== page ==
1. Equity is imaginary. In bankruptcy (or whenever KCG must deleverage their assets/liabilities), Equity is ZERO or negative, thats why toxic financing was chosen over bankruptcy. Thus, Book is realistically ZERO.
2. SEC/lawsuit risk. I estimate $300mil min and 1bil maximum risk. Although its more likely they'll settle for $300-400mil.
3. Future toxic deals (and/or glitches). They will need more money to pay legal suits and expenses and operations.
4. 10-Q ending June 30. Pathetic. Revs 300mil, profits 0. Meaning revs falling would lose them ENORMOUS money.. Revs have fallen this quarter and for the future.
5. no growth, declining operations/revs for the last 5 years.
6. 267mil profitable shares over 1.50 looking for a home at any price over 1.50
7. management incompetence, mistrust
8. $3 is like buying $12 befor the deal, ie, $3 is a ceiling theoretically.
And so on.. My assessment is short term KCG is worth 1.80-2.10.
My long term assessment depends on events related to lawsuits and toxic financing, and other aspects, but right now its likely zero or like 5 cents in any post-toxic deals...
I refer you to DRL which did the same toxic deals. A share 5 years ago of DRL is worth 1% today after a toxic financing(s).
I agree with the original poster too. They just lost 3-400 mill which is more than one years earnings. Old shareholders were diluted to 30% of the equity. The new equity is actually debt that is convertible to equity. How are they going to make the earnings to pay down the debt? They wont. SO the debt will be called, not converted, and the old Knight will cease to exist. The new vulture lenders will take the company private, wipe out old shares, and own the thing amongst themselves. Bye bye shares.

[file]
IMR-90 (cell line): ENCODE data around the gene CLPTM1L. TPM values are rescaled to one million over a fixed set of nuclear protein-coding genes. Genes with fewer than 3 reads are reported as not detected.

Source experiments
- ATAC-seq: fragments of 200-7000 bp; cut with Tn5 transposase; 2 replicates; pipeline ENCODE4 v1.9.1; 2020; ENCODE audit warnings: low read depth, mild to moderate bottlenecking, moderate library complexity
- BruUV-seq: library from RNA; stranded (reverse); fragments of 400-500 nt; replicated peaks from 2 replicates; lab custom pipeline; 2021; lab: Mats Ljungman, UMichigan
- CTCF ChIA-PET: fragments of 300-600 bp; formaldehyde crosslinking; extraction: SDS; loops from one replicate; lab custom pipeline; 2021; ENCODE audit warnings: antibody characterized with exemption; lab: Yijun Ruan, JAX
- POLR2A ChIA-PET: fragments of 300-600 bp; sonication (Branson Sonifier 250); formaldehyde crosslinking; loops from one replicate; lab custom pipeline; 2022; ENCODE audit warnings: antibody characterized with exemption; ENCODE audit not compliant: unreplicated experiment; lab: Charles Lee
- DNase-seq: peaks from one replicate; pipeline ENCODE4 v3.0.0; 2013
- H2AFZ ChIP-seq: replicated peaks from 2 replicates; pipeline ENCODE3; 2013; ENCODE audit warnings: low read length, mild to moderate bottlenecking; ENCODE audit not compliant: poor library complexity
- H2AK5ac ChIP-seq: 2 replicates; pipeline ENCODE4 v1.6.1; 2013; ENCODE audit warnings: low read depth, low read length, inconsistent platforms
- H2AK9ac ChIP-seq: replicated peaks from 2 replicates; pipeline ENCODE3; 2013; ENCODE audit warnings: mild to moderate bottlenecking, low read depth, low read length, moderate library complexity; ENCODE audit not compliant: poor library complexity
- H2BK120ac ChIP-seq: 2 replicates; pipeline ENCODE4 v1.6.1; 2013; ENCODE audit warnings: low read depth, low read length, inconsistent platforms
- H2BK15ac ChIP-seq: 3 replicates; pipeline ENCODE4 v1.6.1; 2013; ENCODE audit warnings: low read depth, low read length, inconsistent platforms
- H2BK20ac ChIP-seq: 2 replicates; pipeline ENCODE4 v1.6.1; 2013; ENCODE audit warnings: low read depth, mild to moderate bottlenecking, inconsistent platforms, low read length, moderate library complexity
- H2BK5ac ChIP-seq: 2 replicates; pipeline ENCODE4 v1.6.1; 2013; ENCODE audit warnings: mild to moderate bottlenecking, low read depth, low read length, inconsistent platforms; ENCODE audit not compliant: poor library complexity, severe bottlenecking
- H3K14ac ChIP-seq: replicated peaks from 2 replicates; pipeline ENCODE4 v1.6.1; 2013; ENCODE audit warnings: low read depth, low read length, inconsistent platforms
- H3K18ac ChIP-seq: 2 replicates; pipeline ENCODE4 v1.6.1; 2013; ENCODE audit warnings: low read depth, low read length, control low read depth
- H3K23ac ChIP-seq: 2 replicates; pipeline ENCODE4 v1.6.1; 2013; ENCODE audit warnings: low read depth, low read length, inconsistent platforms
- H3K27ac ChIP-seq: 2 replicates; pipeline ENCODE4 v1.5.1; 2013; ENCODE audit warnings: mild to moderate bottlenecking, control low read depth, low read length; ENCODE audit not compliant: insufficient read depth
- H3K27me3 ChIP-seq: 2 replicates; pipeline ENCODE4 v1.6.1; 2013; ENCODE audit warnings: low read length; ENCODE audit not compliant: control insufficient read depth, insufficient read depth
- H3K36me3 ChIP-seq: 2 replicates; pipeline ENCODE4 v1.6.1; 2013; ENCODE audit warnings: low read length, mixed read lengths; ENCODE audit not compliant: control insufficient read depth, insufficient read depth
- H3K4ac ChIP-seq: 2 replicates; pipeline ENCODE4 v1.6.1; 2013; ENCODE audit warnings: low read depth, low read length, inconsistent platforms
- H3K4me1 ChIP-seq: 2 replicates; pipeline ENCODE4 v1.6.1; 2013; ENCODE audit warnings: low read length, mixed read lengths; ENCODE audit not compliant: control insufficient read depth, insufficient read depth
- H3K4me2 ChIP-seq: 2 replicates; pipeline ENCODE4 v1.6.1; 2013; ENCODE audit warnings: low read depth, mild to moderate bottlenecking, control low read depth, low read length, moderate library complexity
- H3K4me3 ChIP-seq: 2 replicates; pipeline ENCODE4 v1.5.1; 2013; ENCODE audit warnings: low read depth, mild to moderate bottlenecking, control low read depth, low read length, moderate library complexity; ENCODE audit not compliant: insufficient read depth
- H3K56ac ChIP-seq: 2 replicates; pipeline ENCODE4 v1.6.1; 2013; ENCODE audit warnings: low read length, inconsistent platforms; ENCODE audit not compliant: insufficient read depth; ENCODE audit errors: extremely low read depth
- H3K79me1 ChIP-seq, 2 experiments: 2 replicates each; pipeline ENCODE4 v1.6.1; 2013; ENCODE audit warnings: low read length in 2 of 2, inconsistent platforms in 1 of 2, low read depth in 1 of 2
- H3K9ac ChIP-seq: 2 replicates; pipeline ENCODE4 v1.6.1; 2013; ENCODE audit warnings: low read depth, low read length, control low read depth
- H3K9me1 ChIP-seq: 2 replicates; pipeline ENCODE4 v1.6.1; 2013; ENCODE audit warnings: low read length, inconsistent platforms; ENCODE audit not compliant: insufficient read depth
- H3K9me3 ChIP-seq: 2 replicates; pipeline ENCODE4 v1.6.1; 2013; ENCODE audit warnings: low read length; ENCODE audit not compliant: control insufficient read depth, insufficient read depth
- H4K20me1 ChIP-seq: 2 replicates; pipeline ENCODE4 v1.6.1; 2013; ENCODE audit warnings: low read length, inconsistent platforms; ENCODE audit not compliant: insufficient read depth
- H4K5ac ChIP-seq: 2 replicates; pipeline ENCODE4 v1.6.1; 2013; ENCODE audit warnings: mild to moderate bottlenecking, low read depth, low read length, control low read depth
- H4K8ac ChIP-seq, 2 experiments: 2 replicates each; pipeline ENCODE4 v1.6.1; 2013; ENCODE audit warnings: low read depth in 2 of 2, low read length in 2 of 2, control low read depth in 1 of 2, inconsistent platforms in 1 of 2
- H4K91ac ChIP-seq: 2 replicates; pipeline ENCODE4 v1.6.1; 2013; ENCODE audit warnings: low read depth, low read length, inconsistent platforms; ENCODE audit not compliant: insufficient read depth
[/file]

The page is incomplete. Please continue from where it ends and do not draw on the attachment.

New to this board but, just in case, anyone reading this thinks that the poster knows anything -- they don't.
OnewaytoMars3 shows a complete lack of knowledge of the company, the situation, or future prospects. The only thing he got right is that the current price, around $3/sh is about right. Could the stock drop further as investor's panic fueled by notes such as his, sure. Will the company rebound to the $5-$7 level by the end of the year - definitely.
The likelihood of a rise to $5-$7/share before year's end is almost a a given. (and yes, I've bet that will happen)
1. The firm is very popular with Wall Street, they won't fail, its not in their interest.